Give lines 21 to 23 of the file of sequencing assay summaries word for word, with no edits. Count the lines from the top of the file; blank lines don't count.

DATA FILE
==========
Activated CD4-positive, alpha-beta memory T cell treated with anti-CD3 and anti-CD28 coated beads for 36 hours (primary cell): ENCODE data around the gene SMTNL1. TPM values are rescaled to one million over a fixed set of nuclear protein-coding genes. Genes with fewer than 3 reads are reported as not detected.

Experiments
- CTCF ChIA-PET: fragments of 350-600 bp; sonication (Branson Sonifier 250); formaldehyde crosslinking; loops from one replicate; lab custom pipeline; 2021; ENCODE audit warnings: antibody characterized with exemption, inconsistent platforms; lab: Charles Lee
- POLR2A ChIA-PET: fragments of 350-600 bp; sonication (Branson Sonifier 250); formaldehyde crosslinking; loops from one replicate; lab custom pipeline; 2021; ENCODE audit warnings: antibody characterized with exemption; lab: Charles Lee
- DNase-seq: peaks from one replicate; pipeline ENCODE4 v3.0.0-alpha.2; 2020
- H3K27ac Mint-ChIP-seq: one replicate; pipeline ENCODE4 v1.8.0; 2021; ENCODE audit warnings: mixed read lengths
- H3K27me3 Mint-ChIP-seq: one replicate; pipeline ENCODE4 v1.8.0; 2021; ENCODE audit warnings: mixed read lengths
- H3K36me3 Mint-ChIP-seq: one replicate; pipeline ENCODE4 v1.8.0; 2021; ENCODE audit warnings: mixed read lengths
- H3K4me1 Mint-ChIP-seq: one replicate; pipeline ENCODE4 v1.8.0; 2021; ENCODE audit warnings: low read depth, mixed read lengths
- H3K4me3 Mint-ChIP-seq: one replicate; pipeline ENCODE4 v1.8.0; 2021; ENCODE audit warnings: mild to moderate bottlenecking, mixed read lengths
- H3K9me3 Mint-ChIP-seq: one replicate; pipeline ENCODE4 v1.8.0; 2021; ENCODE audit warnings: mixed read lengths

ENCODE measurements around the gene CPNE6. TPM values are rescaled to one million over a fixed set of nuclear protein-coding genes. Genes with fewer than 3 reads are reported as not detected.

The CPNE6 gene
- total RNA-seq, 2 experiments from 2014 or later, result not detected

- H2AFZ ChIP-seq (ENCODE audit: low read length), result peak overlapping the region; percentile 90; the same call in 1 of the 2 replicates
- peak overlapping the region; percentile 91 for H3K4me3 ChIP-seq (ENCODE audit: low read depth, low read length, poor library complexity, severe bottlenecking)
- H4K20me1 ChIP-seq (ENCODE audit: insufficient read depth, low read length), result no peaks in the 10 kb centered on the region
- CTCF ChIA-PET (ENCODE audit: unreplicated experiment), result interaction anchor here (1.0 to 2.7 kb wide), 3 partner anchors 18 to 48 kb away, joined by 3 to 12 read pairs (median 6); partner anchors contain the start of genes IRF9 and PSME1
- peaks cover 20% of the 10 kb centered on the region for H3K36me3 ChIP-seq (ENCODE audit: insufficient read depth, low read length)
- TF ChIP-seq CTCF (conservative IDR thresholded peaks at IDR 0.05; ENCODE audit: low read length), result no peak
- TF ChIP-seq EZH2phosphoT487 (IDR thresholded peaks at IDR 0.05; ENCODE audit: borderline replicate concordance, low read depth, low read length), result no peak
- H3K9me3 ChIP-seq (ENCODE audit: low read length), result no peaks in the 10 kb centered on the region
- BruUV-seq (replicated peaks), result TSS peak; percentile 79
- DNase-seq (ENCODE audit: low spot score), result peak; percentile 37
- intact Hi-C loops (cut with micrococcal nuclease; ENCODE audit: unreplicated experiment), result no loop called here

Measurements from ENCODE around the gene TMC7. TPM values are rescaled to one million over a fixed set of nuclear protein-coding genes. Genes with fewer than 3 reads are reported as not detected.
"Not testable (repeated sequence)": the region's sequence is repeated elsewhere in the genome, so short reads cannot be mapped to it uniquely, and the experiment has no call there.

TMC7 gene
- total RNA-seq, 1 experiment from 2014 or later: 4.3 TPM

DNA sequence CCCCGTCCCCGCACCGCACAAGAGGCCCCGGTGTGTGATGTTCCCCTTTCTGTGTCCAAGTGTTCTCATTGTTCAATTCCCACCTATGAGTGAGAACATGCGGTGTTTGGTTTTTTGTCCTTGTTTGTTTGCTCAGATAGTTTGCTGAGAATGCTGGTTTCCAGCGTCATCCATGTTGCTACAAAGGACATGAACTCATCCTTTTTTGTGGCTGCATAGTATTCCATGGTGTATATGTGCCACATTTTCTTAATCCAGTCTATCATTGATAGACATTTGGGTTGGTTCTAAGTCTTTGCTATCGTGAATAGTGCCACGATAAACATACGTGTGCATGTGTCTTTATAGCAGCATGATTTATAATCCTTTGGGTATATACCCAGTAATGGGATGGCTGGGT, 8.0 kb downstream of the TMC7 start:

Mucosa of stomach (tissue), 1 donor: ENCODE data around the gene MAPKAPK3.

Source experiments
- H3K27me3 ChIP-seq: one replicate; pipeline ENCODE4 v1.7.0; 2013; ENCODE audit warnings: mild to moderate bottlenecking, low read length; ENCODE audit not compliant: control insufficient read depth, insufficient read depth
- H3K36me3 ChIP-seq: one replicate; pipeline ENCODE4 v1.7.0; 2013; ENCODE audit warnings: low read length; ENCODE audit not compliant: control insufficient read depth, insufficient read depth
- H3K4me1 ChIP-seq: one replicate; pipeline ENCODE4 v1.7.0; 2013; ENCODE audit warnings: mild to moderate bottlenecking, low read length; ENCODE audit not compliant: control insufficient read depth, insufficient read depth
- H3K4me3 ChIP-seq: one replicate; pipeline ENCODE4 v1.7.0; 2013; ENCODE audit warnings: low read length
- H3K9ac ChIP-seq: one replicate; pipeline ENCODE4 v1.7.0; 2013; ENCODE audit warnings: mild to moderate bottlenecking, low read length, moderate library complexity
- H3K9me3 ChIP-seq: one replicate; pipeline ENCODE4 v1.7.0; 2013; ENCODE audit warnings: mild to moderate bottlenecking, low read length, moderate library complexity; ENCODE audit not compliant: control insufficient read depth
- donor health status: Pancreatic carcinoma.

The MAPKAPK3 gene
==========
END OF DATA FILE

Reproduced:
- TF ChIP-seq EZH2phosphoT487 (IDR thresholded peaks at IDR 0.05; ENCODE audit: borderline replicate concordance, low read depth, low read length), result no peak
- H3K9me3 ChIP-seq (ENCODE audit: low read length), result no peaks in the 10 kb centered on the region
- BruUV-seq (replicated peaks), result TSS peak; percentile 79